These 251 acres consist of two islands lying between Hingham Bay to the west and Weir river to the east. Each of the islands features two drumlins (drumlins are hills, often found in a group, created by glacial activity). Planter’s Hill and Pine Hill are found on the inner island, and World’s End, a double-drumlin, is found on the outer island. The inner island was originally separated from the mainland by a tidal marsh called Damde Meadows, and the inner and outer islands were connected to each other by a sandbar forming an isthmus. The islands were connected to the mainland by causeway and dam construction in the 17th Century. Colonial-era farmers cleared all the trees that grew at World’s End, and erected a dam to create Damde Meadows, which was used by the early settlers to farm salt hay to feed their livestock. Tidal marshes were an asset for settlers because it enabled them to farm hay without clearing and maintaining upland fields. A field stone wall marking the boundary of a settler’s field, can be seen in Damde Meadow. Another early draw to the site was Martin’s well, which was located just outside of World’s Ends entry gate on private property. Abraham Martin, who came to Hingham with Peter Hobart in 1635 owned the land in this area and constructed the well.
John Brewer, became owner of the land in the 19th century. He built a mansion here in 1856 and established a farming estate. Over the next 30 years, he acquired most of the peninsula’s 400-plus acres. He made plans to build a 163-house residential subdivision (designed by Frederick Law Olmsted, the father of American Landscape Architecture) in 1890. The carriage roads were constructed, and trees were planted. The homes were never built, but some of the carriage roads are still in place. The property was also strongly considered as a location for the United Nations Headquarters in 1945, and a nuclear power plant in 1965, but these proposals were never implemented.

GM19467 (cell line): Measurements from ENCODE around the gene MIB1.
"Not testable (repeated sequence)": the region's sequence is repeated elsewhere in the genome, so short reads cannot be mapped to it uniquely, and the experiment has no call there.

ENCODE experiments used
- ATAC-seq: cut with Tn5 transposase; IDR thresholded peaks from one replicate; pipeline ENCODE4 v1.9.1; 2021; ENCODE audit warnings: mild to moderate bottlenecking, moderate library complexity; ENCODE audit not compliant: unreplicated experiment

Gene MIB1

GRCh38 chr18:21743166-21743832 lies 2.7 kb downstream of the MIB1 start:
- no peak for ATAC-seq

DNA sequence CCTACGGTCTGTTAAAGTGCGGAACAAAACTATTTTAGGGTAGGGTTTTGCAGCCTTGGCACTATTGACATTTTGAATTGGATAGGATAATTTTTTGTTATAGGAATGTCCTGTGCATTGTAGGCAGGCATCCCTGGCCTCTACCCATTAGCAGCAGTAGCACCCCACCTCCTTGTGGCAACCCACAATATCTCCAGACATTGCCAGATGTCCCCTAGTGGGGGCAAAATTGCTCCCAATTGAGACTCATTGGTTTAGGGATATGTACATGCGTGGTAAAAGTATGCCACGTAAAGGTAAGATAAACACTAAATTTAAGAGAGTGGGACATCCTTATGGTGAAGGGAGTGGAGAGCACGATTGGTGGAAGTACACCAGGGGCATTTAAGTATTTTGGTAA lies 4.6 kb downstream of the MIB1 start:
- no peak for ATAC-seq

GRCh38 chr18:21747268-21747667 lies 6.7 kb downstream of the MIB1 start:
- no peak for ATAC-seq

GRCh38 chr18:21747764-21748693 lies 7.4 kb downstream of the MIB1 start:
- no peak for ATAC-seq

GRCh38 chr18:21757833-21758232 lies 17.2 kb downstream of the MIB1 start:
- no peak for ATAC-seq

In 1967, thanks to the tremendous local commitment and fundraising efforts, The Trustees of Reservations (TTOR) and dedicated residents of Hingham and surrounding communities were able to preserve this special place.
The largest property in Boston Harbor Islands, World’s End and its 4.5 miles of Olmsted’s well maintained carriage paths and footpaths draw many on weekends to enjoy the fields, which are attractive to butterflies and nesting birds. In addition to the fields and birds there are woodlands, rocky shorelines, drumlins, marshland and granite ledges and plenty of red cedar and blueberry bushes. The drumlins and cliffs offer beautiful views of the surrounding waters and the Boston skyline.
Planters Hill is crowned with three rings of trees and a circular path. A flat grassy area stands on the top of the hill. From the summit there are views in four directions: south, across the sprawling fields of World’s End; west, to Hingham Harbor and the wooded, suburban towns; east, beyond the rocky bayside cliffs to hundreds of cottages along the narrow arm of the Hull peninsula; and north, to Boston, the Harbor Islands, and Massachusetts Bay.